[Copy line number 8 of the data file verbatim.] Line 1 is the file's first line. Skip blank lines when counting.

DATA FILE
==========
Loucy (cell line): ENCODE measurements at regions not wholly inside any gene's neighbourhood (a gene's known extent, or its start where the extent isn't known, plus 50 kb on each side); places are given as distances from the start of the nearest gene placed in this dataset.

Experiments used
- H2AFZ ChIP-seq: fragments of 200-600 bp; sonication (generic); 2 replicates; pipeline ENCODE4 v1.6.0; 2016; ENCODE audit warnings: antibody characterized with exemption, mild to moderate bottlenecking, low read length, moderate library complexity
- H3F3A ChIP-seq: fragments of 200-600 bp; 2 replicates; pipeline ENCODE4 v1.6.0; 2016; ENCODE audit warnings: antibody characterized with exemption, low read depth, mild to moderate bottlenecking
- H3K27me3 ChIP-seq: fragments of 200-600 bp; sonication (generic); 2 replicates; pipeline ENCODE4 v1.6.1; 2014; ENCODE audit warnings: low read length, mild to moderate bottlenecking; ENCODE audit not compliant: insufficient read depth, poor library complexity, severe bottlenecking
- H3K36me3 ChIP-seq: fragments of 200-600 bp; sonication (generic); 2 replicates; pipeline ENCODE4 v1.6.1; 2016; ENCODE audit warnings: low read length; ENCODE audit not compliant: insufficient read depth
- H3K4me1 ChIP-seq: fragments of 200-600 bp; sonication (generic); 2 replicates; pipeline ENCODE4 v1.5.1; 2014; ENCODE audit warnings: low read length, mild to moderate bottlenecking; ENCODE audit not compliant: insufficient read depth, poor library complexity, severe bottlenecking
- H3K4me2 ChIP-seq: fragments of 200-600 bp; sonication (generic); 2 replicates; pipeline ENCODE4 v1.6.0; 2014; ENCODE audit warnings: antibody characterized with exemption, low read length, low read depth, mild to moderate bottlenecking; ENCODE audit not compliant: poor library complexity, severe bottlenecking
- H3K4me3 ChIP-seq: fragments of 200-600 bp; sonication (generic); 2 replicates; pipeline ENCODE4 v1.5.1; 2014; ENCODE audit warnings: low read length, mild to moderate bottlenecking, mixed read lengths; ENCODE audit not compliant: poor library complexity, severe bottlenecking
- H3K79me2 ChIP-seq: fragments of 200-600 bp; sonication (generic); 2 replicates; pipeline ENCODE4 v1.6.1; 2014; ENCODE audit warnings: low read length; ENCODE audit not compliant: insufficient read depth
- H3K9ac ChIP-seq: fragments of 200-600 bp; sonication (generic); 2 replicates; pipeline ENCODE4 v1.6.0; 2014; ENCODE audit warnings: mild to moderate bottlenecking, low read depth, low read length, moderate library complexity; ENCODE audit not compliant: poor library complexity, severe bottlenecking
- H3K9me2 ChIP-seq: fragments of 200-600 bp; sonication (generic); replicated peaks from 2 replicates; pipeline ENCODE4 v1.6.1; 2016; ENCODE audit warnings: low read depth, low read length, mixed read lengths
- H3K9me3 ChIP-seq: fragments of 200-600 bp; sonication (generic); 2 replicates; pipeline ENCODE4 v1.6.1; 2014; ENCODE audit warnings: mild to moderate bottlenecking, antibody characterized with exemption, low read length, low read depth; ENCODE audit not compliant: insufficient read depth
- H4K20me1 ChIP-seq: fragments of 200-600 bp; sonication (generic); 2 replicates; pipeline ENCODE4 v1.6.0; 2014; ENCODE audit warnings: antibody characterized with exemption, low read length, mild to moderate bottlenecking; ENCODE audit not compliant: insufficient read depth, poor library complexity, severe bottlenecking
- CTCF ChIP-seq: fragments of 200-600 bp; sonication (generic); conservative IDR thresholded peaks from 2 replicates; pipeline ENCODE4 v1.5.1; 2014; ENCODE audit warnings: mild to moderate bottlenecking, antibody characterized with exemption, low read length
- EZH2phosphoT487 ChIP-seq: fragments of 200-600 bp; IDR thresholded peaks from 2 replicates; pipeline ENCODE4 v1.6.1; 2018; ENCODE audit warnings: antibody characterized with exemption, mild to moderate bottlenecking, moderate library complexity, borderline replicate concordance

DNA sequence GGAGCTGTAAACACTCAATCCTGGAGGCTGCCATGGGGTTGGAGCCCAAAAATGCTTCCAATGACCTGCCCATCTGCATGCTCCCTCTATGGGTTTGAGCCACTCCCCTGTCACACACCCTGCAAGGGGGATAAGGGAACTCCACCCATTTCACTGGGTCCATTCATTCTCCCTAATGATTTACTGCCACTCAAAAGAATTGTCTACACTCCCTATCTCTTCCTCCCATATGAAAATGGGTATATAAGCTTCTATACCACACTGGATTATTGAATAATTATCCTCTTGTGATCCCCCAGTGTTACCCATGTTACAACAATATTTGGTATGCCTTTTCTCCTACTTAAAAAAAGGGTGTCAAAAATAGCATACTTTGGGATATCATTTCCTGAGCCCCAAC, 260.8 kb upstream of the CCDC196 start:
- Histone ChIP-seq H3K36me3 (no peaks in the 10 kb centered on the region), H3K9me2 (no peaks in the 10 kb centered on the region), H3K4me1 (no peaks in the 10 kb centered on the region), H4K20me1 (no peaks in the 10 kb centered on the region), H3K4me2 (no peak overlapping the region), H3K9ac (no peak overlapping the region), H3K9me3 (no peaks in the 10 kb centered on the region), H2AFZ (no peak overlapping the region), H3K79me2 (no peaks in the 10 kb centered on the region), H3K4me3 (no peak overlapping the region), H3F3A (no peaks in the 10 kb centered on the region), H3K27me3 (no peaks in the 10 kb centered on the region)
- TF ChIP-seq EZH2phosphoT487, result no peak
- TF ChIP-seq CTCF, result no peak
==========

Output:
- H3K4me2 ChIP-seq: fragments of 200-600 bp; sonication (generic); 2 replicates; pipeline ENCODE4 v1.6.0; 2014; ENCODE audit warnings: antibody characterized with exemption, low read length, low read depth, mild to moderate bottlenecking; ENCODE audit not compliant: poor library complexity, severe bottlenecking